3. Be prepared to stay and lead. My little girl hit the height of shyness when she was about 6 years old. It got to the point that I was not able to leave her in a co-op or Sunday School class. She rarely cried openly or sat in a corner until I came back, but my leaving was always traumatic for her. And yet, I knew intuitively that she wanted to be involved in activities. So, I became a leader so that I could be with her. I taught her Sunday School class, I began an American Girls troop, and I began teaching co-op classes. Gradually, as she grew older and felt more secure, she stopped needing me to be there. As a huge added benefit, my daughter has watched me in leadership roles throughout the years and is now, at 16, a confident leader herself.

4. Don't make a big deal about his shyness. If you are constantly labeling your child, you may be giving him the idea that he can never change. But by the same token, I think it is good to acknowledge to your child that he is shy and that you will find ways together to navigate social situations. Most importantly, make sure your child knows that shyness is not bad. It is not a disease that needs to be cured. God made us all different and made us that way for a reason. For example, talkative kids are more likely to be the center of attention, but shy kids are terrific friends and great listeners.

5. Cultivate good friendships. Don't hesitate to invite new friends and their parents over to your house for play dates. Your child will be more comfortable on his own turf at first with new friends, but eventually he'll be happy playing at a friend's house, as well. Don't worry about how messy your house is or how much you have to do—just invite friends over regularly. Any exposure that your child has to social situations in a comfortable environment will be tremendously beneficial. And don't stop as your child gets older. You will find that your child's shyness decreases as he gets older, but he will still benefit from organized social events. My daughter has been blessed to have a group of fantastic friends for most of her life, but she still needs a bit of encouragement now and then when facing a social situation.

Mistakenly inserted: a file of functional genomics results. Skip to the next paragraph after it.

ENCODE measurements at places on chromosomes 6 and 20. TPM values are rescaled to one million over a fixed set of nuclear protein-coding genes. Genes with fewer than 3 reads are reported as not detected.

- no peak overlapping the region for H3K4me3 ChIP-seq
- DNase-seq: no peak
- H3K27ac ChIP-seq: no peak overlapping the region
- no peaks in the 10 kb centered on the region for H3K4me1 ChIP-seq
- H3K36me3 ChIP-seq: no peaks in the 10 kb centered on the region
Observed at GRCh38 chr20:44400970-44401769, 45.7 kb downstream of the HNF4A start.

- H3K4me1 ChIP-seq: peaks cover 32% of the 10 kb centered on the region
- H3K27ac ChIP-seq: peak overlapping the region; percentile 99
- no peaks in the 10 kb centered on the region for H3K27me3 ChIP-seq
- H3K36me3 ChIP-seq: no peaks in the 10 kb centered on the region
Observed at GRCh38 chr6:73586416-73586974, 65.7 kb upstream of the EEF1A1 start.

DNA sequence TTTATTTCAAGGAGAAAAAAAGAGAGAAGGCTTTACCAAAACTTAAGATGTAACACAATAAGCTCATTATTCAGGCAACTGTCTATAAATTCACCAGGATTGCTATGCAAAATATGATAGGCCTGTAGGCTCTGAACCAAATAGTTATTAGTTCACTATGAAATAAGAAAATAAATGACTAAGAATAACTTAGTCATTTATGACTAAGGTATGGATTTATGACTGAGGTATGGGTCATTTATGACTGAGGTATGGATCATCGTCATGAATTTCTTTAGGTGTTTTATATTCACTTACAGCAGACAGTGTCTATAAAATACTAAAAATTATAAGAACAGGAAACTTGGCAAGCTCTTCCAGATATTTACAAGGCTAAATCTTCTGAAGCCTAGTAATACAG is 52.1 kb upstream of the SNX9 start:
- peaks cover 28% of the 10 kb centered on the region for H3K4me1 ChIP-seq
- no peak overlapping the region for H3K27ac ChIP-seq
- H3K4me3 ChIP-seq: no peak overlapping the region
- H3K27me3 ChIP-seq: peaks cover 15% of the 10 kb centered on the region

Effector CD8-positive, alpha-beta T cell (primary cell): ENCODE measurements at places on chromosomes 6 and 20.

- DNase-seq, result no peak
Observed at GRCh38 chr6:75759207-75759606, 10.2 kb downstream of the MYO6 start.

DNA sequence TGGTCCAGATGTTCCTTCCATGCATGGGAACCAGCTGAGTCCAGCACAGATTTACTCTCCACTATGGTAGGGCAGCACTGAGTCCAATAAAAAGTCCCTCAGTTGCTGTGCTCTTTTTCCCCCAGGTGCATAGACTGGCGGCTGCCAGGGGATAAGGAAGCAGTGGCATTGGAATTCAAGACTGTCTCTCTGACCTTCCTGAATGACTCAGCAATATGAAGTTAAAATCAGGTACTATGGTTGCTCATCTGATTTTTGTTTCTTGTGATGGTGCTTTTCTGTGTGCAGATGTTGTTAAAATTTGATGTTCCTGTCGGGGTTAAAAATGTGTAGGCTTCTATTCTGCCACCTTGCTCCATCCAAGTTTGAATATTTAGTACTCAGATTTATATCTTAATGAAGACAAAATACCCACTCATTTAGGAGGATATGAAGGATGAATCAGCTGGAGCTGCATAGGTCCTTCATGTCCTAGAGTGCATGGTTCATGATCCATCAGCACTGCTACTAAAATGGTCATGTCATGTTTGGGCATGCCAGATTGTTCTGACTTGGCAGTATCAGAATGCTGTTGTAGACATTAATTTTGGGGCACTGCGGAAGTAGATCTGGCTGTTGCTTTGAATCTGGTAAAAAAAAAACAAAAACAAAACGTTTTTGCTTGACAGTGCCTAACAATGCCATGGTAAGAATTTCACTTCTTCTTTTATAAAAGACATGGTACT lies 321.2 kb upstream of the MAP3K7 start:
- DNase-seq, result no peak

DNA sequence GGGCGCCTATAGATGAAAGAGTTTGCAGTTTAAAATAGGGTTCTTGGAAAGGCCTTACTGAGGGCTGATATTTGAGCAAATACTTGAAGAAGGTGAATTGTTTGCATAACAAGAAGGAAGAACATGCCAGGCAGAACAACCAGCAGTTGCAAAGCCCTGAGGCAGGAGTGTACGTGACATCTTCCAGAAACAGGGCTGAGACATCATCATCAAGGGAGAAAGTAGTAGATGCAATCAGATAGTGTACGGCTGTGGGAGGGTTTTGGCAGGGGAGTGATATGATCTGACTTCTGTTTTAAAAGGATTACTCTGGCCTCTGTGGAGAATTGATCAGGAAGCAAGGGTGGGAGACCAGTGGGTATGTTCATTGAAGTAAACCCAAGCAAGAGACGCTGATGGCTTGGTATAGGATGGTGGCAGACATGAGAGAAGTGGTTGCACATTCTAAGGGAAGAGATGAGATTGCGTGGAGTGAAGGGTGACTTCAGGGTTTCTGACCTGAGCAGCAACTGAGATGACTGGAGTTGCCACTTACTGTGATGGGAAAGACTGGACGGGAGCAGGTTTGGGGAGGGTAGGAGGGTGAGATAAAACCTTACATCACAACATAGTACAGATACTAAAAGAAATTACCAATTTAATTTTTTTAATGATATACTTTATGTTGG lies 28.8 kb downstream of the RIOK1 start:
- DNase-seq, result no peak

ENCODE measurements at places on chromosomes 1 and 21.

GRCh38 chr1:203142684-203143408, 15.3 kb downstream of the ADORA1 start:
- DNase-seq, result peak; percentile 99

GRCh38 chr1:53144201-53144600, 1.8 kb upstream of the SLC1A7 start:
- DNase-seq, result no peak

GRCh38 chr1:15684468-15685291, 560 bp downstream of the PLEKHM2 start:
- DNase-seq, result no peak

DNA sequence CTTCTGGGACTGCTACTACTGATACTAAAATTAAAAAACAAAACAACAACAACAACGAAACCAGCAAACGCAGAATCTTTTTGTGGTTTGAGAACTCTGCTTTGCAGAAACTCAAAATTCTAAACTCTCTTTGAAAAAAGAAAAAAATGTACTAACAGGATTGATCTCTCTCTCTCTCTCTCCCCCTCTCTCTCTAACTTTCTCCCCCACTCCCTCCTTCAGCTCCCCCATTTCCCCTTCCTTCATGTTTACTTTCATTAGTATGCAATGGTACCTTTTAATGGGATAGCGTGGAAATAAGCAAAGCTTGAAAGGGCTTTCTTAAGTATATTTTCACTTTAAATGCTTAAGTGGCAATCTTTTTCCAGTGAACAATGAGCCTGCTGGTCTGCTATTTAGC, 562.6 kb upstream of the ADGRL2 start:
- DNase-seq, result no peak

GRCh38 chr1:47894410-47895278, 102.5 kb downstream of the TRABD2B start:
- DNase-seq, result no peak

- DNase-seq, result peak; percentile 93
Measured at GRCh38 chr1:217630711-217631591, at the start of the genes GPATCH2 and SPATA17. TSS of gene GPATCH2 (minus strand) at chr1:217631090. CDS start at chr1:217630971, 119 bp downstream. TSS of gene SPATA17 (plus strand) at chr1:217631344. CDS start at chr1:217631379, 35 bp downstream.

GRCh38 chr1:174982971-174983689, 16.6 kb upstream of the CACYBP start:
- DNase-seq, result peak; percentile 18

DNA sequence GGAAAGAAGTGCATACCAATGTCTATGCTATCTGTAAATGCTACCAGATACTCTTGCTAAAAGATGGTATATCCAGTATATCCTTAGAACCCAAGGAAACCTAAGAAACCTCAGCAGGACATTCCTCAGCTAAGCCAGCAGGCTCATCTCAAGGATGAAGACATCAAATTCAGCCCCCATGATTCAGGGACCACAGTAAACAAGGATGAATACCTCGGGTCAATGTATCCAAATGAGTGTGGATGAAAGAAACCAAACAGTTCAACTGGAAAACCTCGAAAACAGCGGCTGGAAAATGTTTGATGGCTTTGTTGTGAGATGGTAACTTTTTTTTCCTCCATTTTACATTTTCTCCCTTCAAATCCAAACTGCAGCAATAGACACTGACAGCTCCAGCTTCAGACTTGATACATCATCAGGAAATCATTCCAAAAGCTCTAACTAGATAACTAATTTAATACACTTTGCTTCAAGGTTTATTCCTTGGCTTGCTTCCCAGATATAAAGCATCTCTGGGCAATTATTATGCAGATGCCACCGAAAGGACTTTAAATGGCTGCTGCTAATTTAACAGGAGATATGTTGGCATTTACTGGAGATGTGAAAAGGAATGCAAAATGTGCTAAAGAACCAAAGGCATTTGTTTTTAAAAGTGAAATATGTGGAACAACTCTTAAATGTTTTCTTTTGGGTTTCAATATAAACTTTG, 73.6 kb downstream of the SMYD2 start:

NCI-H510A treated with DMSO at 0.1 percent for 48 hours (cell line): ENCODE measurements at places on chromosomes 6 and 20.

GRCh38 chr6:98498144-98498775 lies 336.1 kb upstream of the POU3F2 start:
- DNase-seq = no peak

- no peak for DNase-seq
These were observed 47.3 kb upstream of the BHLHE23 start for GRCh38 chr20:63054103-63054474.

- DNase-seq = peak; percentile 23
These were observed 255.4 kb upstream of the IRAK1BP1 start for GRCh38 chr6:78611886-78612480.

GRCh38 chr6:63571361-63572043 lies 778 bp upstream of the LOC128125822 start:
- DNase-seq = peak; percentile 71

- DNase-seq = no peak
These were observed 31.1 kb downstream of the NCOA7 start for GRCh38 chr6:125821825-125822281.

6. Prepare your child for social situations.  Is she going to a new co-op class or just a regular night at youth group? Coach her through possible conversations. Tell her to look the teacher in the eye and smile. Give her a few suggestions for conversation (e.g., "I like your scarf! Where did you get it?"). If you are leaving, reassure your child that you will be back 5 minutes early—and make sure you follow through.